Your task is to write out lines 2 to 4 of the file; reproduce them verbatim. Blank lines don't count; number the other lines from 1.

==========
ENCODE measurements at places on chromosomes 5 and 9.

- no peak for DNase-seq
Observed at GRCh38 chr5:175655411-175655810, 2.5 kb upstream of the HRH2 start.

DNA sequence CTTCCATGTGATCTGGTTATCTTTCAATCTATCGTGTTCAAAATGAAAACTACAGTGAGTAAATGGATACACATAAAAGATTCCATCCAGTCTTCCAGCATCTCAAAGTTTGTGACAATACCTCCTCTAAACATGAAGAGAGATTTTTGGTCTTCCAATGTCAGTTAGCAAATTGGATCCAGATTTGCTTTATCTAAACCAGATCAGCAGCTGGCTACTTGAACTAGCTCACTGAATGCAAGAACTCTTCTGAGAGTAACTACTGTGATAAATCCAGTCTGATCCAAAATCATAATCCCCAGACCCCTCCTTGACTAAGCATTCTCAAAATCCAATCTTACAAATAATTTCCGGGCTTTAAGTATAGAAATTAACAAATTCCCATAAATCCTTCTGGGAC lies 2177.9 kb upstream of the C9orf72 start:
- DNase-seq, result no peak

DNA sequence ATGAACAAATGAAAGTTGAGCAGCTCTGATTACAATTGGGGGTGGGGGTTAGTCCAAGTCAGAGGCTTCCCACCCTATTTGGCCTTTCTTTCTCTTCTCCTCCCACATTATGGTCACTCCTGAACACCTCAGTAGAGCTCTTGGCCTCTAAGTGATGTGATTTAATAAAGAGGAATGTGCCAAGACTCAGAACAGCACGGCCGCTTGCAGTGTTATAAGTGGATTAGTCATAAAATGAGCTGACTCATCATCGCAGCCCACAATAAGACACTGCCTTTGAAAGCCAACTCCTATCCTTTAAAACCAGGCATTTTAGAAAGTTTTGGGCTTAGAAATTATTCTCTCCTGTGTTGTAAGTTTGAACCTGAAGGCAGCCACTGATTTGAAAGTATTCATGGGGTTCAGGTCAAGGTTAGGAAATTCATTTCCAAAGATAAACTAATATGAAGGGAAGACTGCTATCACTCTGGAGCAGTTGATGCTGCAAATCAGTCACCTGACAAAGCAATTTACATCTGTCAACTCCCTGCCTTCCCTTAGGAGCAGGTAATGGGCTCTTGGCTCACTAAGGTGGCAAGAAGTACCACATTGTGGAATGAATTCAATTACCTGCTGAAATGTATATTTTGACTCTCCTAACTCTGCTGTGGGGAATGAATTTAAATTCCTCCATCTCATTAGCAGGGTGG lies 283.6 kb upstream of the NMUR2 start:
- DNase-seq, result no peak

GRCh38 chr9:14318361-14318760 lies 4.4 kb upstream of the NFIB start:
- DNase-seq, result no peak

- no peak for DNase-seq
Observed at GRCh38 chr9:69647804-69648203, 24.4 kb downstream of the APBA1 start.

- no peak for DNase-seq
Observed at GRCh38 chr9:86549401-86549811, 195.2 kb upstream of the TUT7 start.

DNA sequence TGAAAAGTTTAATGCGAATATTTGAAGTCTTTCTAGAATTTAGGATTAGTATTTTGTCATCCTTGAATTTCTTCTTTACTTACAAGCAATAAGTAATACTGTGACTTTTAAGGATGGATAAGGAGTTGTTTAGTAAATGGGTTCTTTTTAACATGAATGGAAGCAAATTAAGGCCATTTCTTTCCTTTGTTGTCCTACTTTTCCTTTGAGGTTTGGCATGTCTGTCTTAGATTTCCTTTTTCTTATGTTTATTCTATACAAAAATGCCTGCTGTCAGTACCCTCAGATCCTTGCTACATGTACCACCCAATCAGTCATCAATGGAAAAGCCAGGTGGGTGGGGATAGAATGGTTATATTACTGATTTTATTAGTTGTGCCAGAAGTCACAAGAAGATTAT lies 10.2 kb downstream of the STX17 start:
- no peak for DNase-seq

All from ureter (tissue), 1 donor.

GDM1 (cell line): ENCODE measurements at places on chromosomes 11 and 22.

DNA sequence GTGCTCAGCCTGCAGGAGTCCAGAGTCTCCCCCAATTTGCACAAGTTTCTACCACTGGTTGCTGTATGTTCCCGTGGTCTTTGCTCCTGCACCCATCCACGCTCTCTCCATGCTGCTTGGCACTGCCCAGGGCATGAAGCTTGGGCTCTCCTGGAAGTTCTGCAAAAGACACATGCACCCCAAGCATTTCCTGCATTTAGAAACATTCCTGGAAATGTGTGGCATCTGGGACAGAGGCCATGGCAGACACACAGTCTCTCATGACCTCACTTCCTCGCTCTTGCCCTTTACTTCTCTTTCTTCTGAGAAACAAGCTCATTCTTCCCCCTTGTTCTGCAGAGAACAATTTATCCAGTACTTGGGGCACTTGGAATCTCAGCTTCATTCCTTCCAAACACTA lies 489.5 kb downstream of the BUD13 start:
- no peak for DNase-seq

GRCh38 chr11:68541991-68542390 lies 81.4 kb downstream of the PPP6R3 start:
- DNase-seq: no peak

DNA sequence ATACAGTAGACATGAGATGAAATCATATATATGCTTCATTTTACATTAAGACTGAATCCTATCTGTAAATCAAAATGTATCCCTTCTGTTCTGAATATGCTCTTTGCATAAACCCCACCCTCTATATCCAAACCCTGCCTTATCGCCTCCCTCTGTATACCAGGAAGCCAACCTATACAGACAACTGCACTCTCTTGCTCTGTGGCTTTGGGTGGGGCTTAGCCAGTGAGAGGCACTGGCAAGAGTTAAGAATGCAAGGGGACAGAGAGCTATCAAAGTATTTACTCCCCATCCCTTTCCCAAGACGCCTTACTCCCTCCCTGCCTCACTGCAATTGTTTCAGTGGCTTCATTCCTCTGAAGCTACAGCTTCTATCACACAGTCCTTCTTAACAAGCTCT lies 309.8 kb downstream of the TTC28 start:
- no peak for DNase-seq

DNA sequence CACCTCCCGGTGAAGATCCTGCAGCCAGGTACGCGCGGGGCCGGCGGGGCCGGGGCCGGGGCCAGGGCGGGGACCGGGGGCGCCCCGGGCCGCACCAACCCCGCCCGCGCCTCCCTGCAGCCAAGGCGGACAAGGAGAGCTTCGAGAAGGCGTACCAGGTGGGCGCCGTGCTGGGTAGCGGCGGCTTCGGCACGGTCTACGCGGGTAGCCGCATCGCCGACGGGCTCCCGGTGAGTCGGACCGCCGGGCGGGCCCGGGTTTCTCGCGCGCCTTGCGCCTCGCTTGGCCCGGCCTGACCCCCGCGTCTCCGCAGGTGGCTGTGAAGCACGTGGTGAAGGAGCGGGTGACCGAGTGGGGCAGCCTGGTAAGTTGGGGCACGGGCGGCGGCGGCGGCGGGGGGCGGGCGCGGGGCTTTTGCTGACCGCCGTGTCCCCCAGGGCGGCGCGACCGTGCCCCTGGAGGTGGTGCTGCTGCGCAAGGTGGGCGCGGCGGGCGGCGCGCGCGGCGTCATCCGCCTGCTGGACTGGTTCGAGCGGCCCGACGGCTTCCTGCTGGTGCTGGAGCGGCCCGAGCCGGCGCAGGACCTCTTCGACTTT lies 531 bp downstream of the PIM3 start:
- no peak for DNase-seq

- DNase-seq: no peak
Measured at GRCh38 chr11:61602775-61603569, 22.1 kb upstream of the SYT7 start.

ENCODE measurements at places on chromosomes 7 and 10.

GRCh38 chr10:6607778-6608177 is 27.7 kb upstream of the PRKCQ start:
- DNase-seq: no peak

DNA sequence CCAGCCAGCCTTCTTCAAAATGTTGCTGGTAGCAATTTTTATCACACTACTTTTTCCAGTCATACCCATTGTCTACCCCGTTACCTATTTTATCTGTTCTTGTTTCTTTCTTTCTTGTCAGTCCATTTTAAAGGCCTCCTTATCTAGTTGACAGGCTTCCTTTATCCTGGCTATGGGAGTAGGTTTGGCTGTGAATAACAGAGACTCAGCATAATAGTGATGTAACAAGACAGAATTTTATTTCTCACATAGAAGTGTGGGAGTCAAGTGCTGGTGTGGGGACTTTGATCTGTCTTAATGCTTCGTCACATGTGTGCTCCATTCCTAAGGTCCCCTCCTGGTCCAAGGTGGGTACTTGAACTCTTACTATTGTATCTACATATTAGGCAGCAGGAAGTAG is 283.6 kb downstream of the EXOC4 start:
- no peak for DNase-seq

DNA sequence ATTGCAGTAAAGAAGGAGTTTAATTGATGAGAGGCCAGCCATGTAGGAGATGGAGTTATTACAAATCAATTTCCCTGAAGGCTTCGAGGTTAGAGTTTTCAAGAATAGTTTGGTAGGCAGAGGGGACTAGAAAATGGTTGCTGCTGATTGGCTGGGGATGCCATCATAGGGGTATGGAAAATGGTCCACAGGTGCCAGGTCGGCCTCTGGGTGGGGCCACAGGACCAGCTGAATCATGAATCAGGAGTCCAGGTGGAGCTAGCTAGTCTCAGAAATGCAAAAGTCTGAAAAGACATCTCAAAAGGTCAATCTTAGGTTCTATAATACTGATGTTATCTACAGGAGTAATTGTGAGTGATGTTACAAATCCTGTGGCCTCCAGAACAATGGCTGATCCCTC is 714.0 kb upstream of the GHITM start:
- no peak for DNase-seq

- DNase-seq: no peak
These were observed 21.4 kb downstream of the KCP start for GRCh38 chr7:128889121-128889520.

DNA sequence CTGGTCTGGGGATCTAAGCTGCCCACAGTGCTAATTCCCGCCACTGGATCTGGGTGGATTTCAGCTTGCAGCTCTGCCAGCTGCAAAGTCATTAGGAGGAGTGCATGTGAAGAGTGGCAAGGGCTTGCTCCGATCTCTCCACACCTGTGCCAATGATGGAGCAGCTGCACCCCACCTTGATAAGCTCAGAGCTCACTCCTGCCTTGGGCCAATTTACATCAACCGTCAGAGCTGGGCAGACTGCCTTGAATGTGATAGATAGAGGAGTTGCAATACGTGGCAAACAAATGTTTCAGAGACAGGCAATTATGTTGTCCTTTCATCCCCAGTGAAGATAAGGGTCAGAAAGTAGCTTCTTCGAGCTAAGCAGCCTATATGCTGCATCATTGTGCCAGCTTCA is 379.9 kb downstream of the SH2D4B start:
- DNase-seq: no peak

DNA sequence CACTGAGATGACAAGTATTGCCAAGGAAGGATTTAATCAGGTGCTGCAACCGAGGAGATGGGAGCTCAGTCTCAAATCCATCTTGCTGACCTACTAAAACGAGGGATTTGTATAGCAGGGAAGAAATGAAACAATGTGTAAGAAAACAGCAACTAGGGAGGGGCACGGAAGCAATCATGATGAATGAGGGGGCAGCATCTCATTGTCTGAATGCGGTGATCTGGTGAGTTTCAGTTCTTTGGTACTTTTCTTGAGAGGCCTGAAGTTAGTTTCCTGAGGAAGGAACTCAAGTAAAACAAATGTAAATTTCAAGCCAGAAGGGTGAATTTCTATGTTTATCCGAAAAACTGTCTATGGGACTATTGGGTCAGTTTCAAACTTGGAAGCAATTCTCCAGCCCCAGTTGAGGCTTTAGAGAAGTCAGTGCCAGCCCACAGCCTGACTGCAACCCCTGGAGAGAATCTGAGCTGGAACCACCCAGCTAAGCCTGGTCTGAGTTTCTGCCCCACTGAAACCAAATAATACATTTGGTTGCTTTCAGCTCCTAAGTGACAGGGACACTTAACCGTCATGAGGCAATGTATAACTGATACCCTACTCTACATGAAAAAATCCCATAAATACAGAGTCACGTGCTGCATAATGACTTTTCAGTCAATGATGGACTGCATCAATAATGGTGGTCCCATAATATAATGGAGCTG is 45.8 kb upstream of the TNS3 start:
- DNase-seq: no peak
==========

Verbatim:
- no peak for DNase-seq
Observed at GRCh38 chr5:175655411-175655810, 2.5 kb upstream of the HRH2 start.

DNA sequence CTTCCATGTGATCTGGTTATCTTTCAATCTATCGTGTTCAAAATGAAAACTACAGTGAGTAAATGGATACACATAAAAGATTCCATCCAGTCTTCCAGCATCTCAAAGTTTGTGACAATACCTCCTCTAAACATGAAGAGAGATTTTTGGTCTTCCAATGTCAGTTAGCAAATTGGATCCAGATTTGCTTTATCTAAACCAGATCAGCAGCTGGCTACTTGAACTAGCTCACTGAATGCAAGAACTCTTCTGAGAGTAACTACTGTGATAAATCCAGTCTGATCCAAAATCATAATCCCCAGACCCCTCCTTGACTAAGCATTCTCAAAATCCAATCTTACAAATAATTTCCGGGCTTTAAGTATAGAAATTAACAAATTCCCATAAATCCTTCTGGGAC lies 2177.9 kb upstream of the C9orf72 start: